Bacteria that are susceptible to antibiotics can survive when enough resistant cells around them are expressing an antibiotic-deactivating factor. This new take on how the microbial context can compromise antibiotic therapy was published by a team of microbiologists from the University of Groningen microbiologists, together with colleagues from San Diego, in the journal PLOS Biology on 27 December.
The entire paper is summed up nicely in a short video clip of a crucial experiment in the study. We see Staphylococci bacteria, which have been labelled with a green fluorescent protein, expressing a resistance gene for the antibiotic chloramphenicol. Next to them are black Streptococcus pneumoniae bacteria that do not have the resistance gene. In a medium containing the antibiotic, the green cells begin to grow and divide whereas the non-resistant black cells don't. After a time, individual black cells begin to divide and they even outgrow their green companions.
What is going on here? Microbiologist Robin Sorg, first author of the paper, explains: 'The resistant cells take up the chloramphenicol and deactivate it. At a certain point, the concentration in the growth medium drops below a critical level and the non-resistant cells start growing.' Something like this has been seen before. 'Cells with resistance to penicillin can secrete beta-lactamase enzymes which break down the antibiotic. But in our case, the antibiotic is deactivated inside the resistant cells.'
The discovery was made using time-lapse microscopy, and confirmed with computational modelling and a mouse pneumonia model. 'In the mice, we observed that susceptible Streptococcus pneumoniae bacteria survive the chloramphenicol treatment when the animals are co-infected with resistant bacteria.' Furthermore, the results ruled out a transfer of the resistance gene. The data is in line with anecdotal evidence from the clinic, where antibiotic-susceptible bacteria are sometimes cultured from patients who were unsuccessfully treated with antibiotics. Sorg: 'This always puzzled physicians. Our work might provide one possible explanation.'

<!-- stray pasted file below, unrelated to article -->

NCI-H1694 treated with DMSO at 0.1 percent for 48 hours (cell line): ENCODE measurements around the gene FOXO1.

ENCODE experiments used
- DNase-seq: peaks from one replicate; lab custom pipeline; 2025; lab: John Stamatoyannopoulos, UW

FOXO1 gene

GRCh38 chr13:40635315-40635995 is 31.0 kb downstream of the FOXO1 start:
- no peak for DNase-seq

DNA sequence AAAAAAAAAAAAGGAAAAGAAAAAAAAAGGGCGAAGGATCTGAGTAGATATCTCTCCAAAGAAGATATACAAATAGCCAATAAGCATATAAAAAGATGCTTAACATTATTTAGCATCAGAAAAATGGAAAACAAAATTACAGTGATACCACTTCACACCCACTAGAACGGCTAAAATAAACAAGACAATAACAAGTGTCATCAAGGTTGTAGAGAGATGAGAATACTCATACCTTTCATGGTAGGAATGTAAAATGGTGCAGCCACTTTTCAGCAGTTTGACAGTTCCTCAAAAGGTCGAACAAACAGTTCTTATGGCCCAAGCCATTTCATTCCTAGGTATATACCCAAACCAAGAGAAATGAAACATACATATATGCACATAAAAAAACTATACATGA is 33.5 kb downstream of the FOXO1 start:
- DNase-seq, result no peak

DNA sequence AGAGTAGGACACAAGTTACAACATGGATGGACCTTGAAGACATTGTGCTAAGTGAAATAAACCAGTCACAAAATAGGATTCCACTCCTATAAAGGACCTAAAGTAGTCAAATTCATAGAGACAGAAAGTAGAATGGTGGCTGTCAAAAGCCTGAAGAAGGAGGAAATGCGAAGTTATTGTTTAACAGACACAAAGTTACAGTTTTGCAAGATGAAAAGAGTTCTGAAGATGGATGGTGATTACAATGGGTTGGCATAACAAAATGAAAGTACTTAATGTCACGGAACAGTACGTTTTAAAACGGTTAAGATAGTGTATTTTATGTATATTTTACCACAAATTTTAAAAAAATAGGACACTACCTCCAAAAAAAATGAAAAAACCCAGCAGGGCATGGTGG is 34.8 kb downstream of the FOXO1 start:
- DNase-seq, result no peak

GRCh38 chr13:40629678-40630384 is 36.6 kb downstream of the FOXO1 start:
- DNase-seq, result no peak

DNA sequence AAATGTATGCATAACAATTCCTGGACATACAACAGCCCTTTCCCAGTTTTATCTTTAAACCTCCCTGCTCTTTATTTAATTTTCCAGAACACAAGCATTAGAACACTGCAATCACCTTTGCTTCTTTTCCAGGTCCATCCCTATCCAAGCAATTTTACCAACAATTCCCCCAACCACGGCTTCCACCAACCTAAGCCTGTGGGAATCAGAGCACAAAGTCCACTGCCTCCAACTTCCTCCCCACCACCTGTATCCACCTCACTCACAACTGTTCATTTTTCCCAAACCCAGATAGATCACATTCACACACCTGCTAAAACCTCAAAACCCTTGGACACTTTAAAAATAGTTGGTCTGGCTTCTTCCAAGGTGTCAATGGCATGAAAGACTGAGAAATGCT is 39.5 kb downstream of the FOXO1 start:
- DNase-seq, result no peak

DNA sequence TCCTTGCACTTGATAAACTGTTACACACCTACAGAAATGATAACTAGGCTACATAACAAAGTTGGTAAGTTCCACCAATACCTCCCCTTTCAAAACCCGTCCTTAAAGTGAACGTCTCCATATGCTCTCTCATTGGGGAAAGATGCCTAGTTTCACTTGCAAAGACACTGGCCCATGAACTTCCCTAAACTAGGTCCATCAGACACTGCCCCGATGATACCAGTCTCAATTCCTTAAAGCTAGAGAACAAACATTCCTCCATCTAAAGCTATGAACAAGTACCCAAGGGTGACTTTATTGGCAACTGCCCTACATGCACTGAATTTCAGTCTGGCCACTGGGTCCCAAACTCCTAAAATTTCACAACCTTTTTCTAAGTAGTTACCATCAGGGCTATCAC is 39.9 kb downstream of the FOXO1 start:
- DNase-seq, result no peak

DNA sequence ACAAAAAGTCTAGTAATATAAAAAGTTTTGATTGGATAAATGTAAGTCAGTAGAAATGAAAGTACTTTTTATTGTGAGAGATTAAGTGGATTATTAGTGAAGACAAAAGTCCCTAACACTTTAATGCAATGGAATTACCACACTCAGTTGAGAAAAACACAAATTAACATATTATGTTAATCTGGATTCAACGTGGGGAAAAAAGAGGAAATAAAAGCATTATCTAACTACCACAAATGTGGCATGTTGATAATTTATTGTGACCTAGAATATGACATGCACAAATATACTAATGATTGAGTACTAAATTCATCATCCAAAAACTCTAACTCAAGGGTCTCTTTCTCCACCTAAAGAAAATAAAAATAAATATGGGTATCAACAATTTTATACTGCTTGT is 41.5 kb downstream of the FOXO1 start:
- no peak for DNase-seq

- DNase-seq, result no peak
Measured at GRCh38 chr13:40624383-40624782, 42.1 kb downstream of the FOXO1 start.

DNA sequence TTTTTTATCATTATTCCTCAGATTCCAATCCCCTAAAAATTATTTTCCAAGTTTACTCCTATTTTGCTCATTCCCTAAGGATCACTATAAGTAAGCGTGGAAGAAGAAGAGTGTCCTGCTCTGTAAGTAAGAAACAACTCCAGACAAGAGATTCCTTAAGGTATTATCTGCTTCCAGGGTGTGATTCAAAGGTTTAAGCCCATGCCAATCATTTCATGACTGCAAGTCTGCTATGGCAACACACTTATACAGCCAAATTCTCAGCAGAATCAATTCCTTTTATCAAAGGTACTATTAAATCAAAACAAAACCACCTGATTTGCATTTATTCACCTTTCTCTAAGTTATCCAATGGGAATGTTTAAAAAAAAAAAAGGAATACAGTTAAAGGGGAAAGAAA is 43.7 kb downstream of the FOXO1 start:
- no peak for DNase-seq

So susceptible bacteria can survive longer when resistant bacteria are present, and in the end even outcompete them. What does this mean for the spread of antibiotic resistance? 'It is complicated', Sorg says. 'We know that antibiotic usage results in selection for resistance. However, we do not fully understand the processes, nor why antibiotic resistance can develop so fast. Single cell studies like ours help to fill in some of these details.'
One thing that should be noted is that the susceptible cells in the experiment stop growing, but don't die. 'Many antibiotic-induced killing mechanisms rely on dividing cells, or at least on cells with an active metabolism.' What doesn't kill the cells will perhaps not make them stronger, but certainly gives them time to pick up resistance genes from their environment.
This knowledge can inform doctors when treating a patient with antibiotics. 'We know that we should use these drugs with discretion, but we may need to be even more careful than we thought.' Sorg sketches a personalized-medicine approach, in which the non-pathogenic microbes present in a patient are checked for resistance genes. 'That would increase the risk of a transfer to pathogens.'
To prevent the occurrence of resistance in non-pathogenic microorganisms, it is of course important to use antibiotics as sparingly as possible. And perhaps one day, when our understanding of the mechanisms responsible for the spread of antibiotic resistance is more complete, we may find a way to stop it.